There are many examples of misogyny in the Bible, thanks largely to the patriarchy that dominated ancient society.

Chapters in the Book of 2 Samuel involve women as playthings and rape victims of King David’s household.

This is most infamous with Bathsheba. As a peeping tom, David first spies her bathing, lusts after her, rapes a married woman and then arranges for her husband’s death.

The language for the sexual encounter between David and Bathsheba does not use the words associated with what we call the ‘rape of Dinah’, or more clearly that of Tamar, in the Torah. And it’s true they later marry, and have children, including Solomon.

But it is clear to me David takes advantage of his position of power with Bathsheba and her husband.

He is ruthless in his pursuit of lust, and that is why I cannot imagine any situation other than rape.

In the biblical story, there is a divine punishment of David – but the abuse of women continues.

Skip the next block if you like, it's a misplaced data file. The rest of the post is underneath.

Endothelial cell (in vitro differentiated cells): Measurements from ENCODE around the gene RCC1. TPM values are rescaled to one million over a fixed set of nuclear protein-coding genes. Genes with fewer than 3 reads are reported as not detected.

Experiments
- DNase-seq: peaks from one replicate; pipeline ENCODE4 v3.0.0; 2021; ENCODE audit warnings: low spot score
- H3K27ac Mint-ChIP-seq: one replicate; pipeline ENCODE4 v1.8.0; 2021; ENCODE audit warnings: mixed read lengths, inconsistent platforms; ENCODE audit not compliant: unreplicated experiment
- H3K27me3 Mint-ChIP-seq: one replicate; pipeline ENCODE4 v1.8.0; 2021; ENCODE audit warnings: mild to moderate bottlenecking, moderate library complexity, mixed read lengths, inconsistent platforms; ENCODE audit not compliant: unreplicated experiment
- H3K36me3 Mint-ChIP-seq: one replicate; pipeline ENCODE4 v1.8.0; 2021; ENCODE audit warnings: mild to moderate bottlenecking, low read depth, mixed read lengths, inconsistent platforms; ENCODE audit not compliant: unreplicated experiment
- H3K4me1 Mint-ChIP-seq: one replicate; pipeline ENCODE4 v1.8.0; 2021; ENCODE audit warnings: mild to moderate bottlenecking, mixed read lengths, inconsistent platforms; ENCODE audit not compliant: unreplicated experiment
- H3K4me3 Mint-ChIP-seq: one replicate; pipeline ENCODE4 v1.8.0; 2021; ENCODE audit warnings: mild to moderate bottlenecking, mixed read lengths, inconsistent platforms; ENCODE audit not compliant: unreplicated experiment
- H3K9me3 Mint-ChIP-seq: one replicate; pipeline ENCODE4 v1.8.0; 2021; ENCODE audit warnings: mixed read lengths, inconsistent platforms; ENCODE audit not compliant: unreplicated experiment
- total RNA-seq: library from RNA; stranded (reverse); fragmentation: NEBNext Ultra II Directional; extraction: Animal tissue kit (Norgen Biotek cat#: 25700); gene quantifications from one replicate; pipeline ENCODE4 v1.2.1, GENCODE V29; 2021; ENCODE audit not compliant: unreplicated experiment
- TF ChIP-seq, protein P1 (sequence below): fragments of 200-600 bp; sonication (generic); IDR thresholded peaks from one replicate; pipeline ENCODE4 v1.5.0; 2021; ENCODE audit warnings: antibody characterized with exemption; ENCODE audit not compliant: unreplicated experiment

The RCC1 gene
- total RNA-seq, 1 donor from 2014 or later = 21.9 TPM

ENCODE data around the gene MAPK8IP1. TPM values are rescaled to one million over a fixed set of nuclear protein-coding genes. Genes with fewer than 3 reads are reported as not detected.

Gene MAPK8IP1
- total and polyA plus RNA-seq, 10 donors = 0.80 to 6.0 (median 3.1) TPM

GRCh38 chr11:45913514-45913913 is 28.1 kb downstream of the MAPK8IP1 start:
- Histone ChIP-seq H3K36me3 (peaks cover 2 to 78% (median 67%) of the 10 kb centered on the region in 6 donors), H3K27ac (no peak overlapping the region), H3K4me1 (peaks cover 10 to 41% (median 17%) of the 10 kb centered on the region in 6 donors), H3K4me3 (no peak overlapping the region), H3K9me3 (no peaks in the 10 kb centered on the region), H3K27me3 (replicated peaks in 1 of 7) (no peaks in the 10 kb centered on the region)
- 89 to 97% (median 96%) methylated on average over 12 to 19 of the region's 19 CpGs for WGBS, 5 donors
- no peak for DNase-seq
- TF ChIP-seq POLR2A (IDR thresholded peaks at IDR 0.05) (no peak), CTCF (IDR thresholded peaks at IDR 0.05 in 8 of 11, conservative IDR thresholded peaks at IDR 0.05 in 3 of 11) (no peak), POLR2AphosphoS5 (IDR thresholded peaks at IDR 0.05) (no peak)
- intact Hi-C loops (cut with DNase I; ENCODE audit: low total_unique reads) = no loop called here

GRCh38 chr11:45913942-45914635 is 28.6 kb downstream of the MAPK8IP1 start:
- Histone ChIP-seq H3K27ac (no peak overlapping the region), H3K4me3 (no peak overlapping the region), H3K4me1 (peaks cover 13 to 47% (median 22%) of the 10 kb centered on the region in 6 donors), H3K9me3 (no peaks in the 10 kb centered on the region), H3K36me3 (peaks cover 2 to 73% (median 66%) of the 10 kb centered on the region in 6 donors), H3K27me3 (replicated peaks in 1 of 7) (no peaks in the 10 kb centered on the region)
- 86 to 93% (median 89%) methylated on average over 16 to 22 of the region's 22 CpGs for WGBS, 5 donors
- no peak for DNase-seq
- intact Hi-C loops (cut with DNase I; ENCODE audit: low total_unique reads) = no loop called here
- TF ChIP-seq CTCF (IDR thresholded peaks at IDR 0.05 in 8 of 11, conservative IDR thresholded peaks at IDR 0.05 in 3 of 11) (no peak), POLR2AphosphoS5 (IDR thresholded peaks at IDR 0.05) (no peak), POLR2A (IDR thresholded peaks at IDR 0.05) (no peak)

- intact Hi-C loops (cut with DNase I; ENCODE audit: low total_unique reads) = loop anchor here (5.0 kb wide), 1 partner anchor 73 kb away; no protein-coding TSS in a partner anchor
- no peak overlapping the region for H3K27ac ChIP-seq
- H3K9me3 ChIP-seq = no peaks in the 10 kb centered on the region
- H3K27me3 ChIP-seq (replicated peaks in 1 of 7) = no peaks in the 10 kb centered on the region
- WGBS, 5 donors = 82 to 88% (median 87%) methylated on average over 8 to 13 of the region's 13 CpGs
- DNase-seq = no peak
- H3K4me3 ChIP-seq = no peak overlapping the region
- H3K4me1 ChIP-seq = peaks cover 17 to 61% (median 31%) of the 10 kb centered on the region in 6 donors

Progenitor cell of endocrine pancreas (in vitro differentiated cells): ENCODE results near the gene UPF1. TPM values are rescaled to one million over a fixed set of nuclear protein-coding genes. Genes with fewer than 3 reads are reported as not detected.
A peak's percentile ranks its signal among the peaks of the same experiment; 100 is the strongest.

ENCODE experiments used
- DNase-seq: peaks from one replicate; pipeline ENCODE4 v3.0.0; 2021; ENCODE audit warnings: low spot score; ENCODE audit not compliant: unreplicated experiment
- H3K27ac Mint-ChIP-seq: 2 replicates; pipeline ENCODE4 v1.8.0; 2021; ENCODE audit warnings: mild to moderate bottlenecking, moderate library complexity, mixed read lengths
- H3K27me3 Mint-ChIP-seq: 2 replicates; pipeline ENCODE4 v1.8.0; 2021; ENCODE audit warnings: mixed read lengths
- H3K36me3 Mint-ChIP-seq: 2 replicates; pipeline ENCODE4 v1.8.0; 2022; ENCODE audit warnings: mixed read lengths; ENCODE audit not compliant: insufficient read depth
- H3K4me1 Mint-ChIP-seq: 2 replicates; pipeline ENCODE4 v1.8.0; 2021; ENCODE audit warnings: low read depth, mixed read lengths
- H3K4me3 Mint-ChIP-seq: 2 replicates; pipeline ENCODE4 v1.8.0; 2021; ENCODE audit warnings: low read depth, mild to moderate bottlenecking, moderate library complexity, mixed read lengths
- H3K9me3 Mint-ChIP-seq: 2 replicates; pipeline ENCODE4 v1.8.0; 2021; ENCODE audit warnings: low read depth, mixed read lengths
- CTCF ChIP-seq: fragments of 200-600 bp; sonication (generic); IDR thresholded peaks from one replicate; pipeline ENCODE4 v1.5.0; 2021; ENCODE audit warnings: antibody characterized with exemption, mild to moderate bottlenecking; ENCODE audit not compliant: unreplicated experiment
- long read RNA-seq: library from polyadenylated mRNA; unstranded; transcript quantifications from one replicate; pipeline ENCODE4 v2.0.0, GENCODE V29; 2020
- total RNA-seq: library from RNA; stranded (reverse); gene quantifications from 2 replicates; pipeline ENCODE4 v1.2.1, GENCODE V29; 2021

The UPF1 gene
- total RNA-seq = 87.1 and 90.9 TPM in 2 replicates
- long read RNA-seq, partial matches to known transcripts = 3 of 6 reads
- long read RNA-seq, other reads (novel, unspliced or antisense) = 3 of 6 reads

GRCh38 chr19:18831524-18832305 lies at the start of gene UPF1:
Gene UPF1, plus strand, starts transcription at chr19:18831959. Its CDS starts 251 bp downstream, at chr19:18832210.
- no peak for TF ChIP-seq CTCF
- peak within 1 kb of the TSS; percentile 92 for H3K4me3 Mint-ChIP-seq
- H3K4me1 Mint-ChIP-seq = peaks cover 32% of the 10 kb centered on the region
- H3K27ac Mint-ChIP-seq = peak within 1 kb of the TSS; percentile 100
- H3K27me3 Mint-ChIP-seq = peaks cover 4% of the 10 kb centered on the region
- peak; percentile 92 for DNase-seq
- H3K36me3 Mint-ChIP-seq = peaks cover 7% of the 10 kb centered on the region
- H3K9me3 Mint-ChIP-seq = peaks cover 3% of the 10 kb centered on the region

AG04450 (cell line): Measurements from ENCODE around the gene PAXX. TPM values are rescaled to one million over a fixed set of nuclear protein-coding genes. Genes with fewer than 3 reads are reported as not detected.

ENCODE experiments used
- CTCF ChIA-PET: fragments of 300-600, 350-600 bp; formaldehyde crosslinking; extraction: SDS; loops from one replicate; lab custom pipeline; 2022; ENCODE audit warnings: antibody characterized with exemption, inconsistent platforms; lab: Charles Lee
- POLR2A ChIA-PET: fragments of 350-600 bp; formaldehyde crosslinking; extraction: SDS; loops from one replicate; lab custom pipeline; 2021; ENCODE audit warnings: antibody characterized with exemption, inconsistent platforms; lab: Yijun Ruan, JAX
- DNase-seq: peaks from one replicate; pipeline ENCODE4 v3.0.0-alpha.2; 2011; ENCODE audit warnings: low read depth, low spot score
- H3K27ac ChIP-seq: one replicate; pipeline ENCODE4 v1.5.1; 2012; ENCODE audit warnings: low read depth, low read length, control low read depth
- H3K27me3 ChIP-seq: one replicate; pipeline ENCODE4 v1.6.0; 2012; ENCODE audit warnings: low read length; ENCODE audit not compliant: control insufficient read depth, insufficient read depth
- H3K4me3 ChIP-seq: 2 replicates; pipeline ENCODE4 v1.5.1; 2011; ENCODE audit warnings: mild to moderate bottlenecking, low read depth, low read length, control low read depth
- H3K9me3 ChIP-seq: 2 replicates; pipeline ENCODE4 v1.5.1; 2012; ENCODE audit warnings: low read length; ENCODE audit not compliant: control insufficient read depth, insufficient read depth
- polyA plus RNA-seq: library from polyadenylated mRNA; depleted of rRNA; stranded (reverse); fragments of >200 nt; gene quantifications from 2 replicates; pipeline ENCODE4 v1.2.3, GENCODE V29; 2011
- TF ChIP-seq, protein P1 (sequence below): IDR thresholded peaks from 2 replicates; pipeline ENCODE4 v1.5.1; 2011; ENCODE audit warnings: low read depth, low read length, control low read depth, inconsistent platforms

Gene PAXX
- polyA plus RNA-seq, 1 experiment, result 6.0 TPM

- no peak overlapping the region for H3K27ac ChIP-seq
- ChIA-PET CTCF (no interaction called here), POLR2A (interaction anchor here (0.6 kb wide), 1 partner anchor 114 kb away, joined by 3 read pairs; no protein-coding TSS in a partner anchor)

They are publically violated, as David’s son Absalom engages in an open-air orgy with David’s concubines on the roof from which he originally spied on Bathsheba.

Today, some perpetrators of sexual harassment assault are vilified and retribution is sought against them. Yet others, such as Roman Polanski, seem untouchable; shielded by a culture that venerates their artistic presence, refusing to challenge them.

This Shabbat, Jewish Women’s Aid asks us to mark International Day for the Elimination of Violence Against Women. Recent events show just how relevant this is.

If only our biblical tradition had ended misogyny, harassment and rape when it had the opportunity to do so. Sadly, it was not the ethic of the time. Contemporary Judaism now has no excuse not to do so.

Aaron Goldstein is senior rabbi at Northwood and Pinner Liberal Synagogue